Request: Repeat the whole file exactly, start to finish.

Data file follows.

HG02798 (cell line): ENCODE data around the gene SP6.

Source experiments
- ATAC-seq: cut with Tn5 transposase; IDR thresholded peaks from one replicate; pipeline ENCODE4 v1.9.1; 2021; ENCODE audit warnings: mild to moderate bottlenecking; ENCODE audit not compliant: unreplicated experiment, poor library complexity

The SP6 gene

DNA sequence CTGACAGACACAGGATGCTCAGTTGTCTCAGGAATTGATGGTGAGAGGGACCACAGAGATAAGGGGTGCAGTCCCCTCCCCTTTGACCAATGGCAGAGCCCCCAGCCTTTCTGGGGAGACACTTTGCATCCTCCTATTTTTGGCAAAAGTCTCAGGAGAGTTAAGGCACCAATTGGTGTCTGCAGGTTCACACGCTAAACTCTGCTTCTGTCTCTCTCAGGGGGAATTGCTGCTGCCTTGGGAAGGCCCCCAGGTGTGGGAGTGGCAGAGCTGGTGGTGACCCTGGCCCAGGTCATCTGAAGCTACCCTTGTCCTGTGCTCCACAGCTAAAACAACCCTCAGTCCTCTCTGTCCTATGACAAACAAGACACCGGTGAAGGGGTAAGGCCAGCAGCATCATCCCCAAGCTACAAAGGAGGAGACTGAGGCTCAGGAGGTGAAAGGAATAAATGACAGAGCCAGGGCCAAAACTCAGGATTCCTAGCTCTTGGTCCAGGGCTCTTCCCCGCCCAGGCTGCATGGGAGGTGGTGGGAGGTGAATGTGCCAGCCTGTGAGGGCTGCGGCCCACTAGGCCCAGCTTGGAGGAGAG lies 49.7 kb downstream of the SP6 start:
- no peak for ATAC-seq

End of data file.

HG02798 (cell line): ENCODE data around the gene SP6.

Source experiments
- ATAC-seq: cut with Tn5 transposase; IDR thresholded peaks from one replicate; pipeline ENCODE4 v1.9.1; 2021; ENCODE audit warnings: mild to moderate bottlenecking; ENCODE audit not compliant: unreplicated experiment, poor library complexity

The SP6 gene

DNA sequence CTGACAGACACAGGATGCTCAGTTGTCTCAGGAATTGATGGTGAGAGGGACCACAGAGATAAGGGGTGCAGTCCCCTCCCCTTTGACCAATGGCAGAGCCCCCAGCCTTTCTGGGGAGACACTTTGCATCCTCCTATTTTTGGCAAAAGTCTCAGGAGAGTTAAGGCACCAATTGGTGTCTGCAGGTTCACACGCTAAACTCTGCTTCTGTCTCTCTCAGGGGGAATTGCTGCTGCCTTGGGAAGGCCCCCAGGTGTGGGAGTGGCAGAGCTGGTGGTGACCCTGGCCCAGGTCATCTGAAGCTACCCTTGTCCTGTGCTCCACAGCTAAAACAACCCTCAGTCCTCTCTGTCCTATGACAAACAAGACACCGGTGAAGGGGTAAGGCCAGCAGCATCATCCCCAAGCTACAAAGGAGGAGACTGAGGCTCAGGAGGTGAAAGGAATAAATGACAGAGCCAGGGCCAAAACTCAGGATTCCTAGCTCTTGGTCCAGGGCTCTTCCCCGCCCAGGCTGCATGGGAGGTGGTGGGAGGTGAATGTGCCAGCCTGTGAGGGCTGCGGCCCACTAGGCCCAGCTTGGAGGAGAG lies 49.7 kb downstream of the SP6 start:
- no peak for ATAC-seq